Eugene is an extraordinary talent in classic guitar, but he dreams of being a famous Blues guitarist. So he investigates to find a storied lost song. He asks the legendary Blues musician Willie Brown to help him, but Willie demands to free him from the old-people's prison first and to really learn the blues on the way to its origin: Mississippi Delta. Eugene doesn't know yet about Willie's deal with the devil, that he now wants to revoke.Written by
Tom Zoerner <Tom.Zoerner@informatik.uni-erlangen.de>
Thin plot as an excuse for the best soundtrack I've heard
As a cinematic work, Crossroads is nothing special. Except for Joe Seneca who was great as the aging blues-legend on the run from the devil, the acting is awful. Ralph Macchio is decent, except that he's doing the EXACT same character he did in Karate Kid. The love interest between Eugene and Frances is silly, shallow and simply doesn't work. The screenplay, above all, is terrible. The directing and photography are good, which makes the film at least bearable.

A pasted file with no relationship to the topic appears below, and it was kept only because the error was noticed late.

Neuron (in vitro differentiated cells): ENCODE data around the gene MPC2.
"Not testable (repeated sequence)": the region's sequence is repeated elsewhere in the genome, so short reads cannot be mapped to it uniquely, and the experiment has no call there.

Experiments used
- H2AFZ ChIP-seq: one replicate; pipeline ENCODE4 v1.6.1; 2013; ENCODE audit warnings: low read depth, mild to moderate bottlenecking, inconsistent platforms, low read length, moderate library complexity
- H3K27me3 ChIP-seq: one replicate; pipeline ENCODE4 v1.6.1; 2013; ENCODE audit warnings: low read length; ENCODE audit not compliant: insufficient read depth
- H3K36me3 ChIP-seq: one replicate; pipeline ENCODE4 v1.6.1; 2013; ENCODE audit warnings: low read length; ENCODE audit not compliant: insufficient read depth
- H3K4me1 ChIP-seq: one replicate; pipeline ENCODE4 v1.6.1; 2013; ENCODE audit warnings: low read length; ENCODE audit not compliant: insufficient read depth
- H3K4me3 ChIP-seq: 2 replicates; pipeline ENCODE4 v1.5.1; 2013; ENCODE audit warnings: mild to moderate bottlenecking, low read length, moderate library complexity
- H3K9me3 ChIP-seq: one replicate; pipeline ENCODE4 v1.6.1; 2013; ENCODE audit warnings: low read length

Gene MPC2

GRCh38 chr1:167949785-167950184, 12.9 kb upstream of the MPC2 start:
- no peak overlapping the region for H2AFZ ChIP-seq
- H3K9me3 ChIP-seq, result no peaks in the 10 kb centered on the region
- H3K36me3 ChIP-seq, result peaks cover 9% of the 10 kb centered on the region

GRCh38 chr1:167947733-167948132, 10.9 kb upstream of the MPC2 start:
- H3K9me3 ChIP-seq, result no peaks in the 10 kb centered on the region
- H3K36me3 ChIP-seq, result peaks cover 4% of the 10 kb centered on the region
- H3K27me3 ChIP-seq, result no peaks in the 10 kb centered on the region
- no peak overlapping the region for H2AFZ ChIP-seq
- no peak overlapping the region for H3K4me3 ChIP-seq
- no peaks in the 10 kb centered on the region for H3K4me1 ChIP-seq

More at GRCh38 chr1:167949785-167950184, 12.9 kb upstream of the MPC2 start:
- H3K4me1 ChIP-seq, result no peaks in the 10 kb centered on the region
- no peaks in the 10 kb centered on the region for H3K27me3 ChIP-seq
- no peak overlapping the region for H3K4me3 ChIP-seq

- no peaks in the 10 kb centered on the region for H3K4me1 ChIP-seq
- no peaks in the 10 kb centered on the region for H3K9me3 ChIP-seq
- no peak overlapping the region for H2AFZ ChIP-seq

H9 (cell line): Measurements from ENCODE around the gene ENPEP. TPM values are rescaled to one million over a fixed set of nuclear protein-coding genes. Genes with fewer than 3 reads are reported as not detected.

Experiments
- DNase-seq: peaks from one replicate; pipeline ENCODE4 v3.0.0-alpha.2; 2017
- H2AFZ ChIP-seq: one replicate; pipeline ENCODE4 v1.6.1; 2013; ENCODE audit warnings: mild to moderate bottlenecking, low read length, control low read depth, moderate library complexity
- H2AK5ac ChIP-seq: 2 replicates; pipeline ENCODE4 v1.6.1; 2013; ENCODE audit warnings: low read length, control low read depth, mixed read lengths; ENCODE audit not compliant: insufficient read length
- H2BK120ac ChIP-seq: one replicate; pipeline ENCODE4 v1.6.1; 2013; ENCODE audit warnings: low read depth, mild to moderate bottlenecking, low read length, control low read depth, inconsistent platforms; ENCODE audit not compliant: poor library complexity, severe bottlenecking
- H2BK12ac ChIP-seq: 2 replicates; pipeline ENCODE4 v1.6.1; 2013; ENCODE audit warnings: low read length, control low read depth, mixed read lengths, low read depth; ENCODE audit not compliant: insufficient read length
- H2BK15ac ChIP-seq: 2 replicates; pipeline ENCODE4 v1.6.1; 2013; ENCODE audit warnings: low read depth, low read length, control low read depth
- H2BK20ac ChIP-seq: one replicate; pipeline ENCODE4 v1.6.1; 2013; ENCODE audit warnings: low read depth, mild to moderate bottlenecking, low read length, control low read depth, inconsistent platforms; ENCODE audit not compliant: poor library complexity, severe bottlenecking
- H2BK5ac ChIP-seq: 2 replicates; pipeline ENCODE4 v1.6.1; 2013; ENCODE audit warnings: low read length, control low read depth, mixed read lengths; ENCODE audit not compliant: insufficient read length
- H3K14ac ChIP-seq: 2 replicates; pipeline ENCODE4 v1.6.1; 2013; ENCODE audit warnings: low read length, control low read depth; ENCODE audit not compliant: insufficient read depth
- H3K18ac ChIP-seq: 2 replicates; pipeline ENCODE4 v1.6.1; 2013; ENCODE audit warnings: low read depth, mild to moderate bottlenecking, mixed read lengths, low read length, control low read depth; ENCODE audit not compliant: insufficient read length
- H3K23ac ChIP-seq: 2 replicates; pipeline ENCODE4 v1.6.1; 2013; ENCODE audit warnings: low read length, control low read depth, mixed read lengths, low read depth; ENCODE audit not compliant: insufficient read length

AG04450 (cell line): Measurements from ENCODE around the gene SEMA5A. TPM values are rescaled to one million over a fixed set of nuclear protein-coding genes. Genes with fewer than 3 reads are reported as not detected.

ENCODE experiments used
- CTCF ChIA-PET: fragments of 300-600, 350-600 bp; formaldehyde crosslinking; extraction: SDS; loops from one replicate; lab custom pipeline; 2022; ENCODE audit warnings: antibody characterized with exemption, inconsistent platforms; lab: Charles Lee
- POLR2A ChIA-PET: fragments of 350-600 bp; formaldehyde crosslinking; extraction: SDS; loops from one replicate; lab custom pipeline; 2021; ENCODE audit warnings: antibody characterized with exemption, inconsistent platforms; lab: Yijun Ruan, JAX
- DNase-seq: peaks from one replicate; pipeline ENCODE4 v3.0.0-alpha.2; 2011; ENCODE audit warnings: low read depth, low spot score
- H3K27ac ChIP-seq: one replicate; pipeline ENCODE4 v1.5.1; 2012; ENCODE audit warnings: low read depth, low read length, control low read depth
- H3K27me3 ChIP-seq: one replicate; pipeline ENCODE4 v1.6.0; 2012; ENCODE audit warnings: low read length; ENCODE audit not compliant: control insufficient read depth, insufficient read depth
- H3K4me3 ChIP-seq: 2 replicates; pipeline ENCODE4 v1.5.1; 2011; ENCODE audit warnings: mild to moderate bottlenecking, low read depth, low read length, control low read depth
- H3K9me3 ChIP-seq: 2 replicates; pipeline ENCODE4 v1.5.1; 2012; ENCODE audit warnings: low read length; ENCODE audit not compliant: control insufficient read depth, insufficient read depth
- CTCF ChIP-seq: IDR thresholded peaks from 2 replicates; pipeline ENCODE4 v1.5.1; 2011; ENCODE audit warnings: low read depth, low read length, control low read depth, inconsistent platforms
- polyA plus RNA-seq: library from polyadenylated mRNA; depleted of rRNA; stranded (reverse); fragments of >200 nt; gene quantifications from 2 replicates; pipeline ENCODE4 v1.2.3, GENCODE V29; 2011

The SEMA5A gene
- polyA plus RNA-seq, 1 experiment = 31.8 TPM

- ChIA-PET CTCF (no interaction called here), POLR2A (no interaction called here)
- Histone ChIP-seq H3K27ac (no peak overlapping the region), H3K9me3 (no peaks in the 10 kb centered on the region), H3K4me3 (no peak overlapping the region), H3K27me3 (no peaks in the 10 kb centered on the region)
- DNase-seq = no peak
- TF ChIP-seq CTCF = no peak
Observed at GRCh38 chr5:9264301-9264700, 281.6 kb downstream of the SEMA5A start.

But the film is just an excuse for one of the most amazing soundtracks I've ever heard. Classical guitar, Robert Johnson classic blues, Muddy Waters electric blues and hard blues rock run throughout this film wonderfully; for bluesmen and guitar lovers, Crossroads is a must. The ending with Steve Vai, above all, is one of the greatest scenes I've seen and makes the whole movie worthwhile - and both Vai and 'Eugene' play a KILLER guitar (I think Stevie Ray Vaughan plays Eugene's part). Overall, a very mediocre movie and for many probably boring, but a cult classic and a musical masterpiece.
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